W.Va. table games legislation in jeopardy

WHEELING – The House of Delegates Judiciary Committee removed the bill to reduce annual table gambling fees by $1 million from its agenda Friday, but local legislators maintain hope it still can be considered.

“Nothing dies until next Saturday,” said Senate President Jeff Kessler, D-Marshall, responding to published reports about the bill being dead. “We will have to wait to the first of the week to get a new assessment.

“I obviously have no control over what the House does. But in my years of doing this, I have learned to never say never,” he added.

Bills must be approved in both the Senate and House before the end of the day on April 13 so that they can be signed into law by Gov. Earl Ray Tomblin. The Senate passed the legislation by a vote of 23-10, with one member failing to cast a vote, earlier this week before sending it to the House for consideration.

Kessler and Sen. Rocky Fitzsimmons, D-Ohio, have said they believe Wheeling Island Hotel-Casino-Racetrack will eliminate its table games this year if the current $2.5 million fee is not lowered to $1.5 million, which could leave 105 workers without jobs.

“Both Democrats and Republicans like jobs,” said Jim Simms, outgoing president and general manager of the Wheeling track, upon learning of the Friday developments. “We are hopeful the bill will be up for discussion on Monday.”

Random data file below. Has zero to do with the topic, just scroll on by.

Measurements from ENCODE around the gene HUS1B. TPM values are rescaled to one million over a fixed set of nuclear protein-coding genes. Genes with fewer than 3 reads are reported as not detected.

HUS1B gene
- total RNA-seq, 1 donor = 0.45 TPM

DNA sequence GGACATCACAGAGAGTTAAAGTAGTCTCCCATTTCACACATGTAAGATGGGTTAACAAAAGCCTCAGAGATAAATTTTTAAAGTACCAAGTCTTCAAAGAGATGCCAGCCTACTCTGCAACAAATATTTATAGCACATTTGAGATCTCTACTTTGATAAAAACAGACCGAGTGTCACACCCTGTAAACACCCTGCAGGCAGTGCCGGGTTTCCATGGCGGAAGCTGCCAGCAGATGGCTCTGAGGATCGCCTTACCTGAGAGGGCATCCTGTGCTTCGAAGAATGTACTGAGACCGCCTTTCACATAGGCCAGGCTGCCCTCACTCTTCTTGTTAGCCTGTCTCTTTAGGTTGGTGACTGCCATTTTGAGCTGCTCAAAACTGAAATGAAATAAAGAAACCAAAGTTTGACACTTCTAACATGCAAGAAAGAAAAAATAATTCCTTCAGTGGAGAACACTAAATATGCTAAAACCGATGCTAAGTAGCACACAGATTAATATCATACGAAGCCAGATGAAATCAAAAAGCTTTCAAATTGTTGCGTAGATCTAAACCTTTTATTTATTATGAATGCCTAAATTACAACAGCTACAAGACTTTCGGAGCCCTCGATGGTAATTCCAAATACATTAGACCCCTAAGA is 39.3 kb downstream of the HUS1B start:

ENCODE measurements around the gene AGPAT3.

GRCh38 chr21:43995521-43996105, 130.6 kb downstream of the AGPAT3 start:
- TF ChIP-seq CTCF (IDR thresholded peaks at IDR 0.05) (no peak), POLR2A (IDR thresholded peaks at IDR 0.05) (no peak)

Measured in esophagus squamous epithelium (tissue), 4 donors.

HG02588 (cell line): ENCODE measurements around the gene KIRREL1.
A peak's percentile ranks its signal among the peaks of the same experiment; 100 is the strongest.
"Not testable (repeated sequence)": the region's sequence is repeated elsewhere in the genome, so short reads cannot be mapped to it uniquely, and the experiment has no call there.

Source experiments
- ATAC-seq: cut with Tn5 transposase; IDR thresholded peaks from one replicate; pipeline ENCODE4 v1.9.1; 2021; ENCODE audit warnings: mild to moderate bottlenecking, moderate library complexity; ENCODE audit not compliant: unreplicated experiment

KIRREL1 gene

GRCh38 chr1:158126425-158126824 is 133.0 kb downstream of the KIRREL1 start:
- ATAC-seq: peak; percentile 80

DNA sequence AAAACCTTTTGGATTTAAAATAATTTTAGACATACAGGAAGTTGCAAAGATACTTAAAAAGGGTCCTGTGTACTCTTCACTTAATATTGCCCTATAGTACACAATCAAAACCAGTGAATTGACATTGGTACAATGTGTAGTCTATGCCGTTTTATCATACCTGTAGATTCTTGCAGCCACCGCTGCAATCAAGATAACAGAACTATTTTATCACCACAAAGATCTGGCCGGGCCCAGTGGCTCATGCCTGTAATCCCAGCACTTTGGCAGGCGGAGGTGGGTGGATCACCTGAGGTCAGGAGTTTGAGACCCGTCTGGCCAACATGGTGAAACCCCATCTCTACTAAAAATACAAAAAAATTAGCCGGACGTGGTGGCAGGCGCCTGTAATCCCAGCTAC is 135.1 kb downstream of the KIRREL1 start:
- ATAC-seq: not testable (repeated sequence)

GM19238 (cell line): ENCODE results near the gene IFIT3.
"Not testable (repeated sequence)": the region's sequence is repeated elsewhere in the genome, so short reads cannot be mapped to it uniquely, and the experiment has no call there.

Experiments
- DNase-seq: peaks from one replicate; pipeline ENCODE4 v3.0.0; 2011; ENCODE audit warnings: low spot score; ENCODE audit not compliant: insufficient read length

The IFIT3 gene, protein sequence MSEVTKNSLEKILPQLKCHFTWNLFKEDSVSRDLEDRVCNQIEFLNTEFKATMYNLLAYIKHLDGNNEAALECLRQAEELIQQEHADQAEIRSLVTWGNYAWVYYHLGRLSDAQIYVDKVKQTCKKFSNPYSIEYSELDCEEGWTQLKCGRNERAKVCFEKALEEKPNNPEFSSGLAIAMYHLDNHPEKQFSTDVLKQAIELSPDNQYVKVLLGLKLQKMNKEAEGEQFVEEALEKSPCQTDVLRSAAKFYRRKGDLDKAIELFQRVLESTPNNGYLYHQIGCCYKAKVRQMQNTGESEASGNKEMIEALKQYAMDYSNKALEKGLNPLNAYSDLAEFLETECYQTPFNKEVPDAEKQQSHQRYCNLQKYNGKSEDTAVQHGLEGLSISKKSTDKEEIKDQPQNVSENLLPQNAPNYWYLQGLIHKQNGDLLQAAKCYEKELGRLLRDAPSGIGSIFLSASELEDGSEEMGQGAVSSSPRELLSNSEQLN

Last year, Mountain State voters elected 46 Republicans to the 100-member House of Delegates – the largest number of GOP members in many years. House Minority Leader Tim Armstead, R-Kanawha, said he would like to see financial figures from the Wheeling track before the body considers the bill. Several other Republicans have clarified their positions as opposing the overall concept of gambling.

In its current form, the bill – originally introduced by Kessler before undergoing a series of amendments in the Senate – would lower the annual table gambling fees for the Wheeling track, as well as Mountaineer Casino Racetrack and Resort in Chester, the Mardi Gras West Virginia Casino & Hotel near Charleston and the Hollywood Casino at Charles Town Races in the state’s Eastern Panhandle.

Because the bill affects matters involving both the Judiciary Committee and the Finance Committee, it must pass both of these House committees before being considered by the full body. Friday, Judiciary Chairman Tim Miley, D-Harrison, dropped the bill from the committee agenda amid legislators’ questions over whether the Wheeling track really needs the fee reduction.

Del. Mike Ferro, D-Marshall, sits on the Judiciary Committee.

“They took it off the agenda. It will be the decision of the chairman if it gets on the agenda,” Ferro said. “I have no knowledge of it being dead.”

Efforts to reach Miley for comment were unsuccessful.

Ferro said he would consider supporting the legislation if it comes back before the committee, noting he believes the “casinos in the Northern Panhandle need a break.”

“They are getting crushed by Pennsylvania and Ohio,” he added.

West Virginia Lottery Commission records show that some tracks are fairing better than others. The Wheeling Island facility generated about $5.3 million worth of revenue from table gambling from July 1 through the end of February. During the same time period, the Charles Town track saw about $104.7 million from table gambling – nearly 20 times as much.

Simms pointed to the large amount of tax revenue the Wheeling track pays to the state, Ohio County and the city of Wheeling.

“Our losses are their losses,” he said. “This is not just our business. We are partners with the state of West Virginia.”